Peter Mangone

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Peter Mangone



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Page Six

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Personal Motto:

“Did I Tell You...”

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He was 14 she was 29. He was a skinny,big eared kid from the Bronx, she a blond bombshell from Hollywood. They said it would never work out, and sure enough, it didn’t. But for one brisk day in the spring of 1955, Peter Mangone and Marilyn Monroe were in love, and he has the film to prove it.

Back in the 1950’s Peter, now living in Fort Lauderdale was such a Marilyn fan that for several months he staked out the Gladstone Hotel on East 52nd Street where she was recovering from her divorce from Joe DiMaggio and her summary dismissal from her contract at 20th Century Fox.

On one of those truant mornings, Peter took an eight millimeter Revers camera from his brother and headed downtown and met Marilyn Monroe just as she was leaving the hotel for a therapeutic shopping spree. Then, just as in the movies, she waved winked and asked him to come along.

“Once you saw her your eyes fixed into her, she was burnt into your head, I haven’t been able to look at another woman the same way since,” Peter said.

Peter shot Marilyn Monroe in fits and starts over the course of the day,developed the film and watched it in his house on Starling Avenue in The Bronx.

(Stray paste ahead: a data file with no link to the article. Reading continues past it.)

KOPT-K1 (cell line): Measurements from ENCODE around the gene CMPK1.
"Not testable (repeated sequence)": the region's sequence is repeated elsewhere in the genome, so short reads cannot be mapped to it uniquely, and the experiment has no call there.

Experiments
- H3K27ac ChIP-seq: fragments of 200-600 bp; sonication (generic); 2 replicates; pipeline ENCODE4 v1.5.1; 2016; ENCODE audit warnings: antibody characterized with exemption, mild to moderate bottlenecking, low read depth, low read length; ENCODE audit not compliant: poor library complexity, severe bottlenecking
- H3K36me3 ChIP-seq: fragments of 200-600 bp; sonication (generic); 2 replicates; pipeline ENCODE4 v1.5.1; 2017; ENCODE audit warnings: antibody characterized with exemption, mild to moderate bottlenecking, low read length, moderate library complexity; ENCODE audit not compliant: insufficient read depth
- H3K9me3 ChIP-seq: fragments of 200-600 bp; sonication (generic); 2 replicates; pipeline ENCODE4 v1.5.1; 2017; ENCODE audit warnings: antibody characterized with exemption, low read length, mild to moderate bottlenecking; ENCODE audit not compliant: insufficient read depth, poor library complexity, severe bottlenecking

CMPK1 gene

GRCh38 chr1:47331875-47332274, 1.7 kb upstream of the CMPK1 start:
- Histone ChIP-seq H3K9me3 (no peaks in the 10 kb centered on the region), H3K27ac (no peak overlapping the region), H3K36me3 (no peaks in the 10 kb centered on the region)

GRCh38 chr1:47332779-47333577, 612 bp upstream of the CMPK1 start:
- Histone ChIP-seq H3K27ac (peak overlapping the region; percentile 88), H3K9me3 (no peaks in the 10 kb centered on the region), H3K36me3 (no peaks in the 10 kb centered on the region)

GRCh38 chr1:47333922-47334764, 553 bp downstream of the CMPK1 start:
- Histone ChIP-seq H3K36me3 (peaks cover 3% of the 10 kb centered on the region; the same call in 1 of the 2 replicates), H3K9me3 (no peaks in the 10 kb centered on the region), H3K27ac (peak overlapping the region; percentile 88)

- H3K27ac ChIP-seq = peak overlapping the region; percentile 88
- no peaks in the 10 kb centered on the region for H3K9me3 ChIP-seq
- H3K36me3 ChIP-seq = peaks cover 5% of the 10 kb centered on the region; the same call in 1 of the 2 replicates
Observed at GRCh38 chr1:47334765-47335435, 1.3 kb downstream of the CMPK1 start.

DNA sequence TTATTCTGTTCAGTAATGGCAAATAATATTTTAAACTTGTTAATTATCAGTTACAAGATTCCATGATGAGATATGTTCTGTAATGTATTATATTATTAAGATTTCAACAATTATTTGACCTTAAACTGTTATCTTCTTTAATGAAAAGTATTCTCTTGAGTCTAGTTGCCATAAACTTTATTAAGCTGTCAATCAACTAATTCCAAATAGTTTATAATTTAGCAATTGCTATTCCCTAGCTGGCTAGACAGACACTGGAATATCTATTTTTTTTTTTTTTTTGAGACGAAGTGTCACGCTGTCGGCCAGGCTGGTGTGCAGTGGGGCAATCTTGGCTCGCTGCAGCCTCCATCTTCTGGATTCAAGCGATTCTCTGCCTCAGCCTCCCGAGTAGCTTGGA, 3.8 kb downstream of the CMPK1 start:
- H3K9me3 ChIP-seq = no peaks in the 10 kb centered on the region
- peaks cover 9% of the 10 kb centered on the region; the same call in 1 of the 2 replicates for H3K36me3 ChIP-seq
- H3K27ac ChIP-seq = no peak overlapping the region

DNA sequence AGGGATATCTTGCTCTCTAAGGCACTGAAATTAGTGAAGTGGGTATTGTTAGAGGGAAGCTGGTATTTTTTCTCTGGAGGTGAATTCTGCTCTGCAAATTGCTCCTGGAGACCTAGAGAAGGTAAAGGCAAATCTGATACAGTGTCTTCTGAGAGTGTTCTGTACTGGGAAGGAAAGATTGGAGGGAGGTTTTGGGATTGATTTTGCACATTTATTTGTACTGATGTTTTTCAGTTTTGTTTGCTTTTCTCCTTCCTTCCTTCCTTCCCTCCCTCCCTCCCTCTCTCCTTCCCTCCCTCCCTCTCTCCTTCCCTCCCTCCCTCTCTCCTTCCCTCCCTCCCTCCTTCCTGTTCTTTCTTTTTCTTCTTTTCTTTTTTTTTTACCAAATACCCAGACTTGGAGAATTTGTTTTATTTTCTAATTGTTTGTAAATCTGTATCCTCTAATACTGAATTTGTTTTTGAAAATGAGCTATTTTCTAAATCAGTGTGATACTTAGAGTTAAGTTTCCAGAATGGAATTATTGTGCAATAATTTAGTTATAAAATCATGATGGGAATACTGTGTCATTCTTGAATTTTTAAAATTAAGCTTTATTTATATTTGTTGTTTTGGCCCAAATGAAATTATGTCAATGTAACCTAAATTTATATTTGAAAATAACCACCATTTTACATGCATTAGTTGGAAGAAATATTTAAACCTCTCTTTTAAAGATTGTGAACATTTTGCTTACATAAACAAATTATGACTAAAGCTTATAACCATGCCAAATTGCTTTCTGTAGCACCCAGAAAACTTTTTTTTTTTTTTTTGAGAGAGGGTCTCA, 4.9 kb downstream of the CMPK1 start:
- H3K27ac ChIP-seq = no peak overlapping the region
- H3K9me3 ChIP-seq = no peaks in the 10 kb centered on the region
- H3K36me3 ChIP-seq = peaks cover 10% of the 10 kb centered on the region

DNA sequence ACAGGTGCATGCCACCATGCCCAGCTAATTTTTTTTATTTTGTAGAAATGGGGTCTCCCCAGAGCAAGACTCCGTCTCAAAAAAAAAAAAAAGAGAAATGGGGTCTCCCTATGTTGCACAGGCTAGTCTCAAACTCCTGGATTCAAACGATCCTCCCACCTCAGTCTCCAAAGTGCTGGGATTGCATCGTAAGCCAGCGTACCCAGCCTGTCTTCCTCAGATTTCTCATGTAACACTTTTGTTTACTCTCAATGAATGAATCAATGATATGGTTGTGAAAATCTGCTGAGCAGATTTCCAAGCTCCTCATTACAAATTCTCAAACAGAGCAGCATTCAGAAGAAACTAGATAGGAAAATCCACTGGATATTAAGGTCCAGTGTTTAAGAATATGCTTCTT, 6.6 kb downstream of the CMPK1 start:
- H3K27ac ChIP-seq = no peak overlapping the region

He did not see it again for 50 years.

“When I was about 17, I remember cleaning my room and throwing a bunch of stuff out, movie magazines, and other stuff, because I was a mature person now. I thought the film went out with the stuff .”

The imaginary couple grew apart. Peter became a speed skater, a Roller Derby star and eventually a celebrity hair stylist working with Hollywood stars doing Vegas style shows in Florida (see Sammy Davis, Liza Minelli, Wayne Newton, Debbie Boone, Donna Summer, Zsa Zsa, Steve and Edie- to name a few). Marilyn Monroe returned to Hollywood and continued to struggle with fame, men, drugs and depression. She died of an overdose in 1962 at age 36.

It wasn’t until last year that Peter Mangone and his Marilyn Monroe (the film) were reunited when his brother found it among their father’s possessions and returned it to him. “I thought he was joking, then I saw the case.” Peter said.


The film, ignored and stored in a beat- up cardboard box, was in mint condition. It had suffered none of the ravages of time because no one had ever seen it or screened it.

Walking backwards Peter Mangone captured Marilyn Monroe in classic New York City poses, like strolling arm-and-arm down Fifth Avenue with her friend and photographer, Milton Greene, and stepping gingerly over a subway grate (this was the year of the “ Seven Year Itch” and that famous whoosh of air and her revealing white dress.)

The camera also caught unguarded, unglamorous moments: her yawns, stumbles and a speck of dust flying into her eye.

Peter Mangone never saw Marilyn Monroe again after 1955, but the fascination lived on and the love affair has bloomed again. The future of the film and story has endless possibilities, a book, a film, licensing, who knows. Peter Mangone and Marilyn Monroe are reunited once again.

Finding Marilyn Monroe has been a gift. Peter Mangone said, “Discovering Marilyn Monroe again was like refinding my high school sweetheart, and you know what? She is more beautiful than I remember.”

----taken from the New York Times by Jesse Mckinley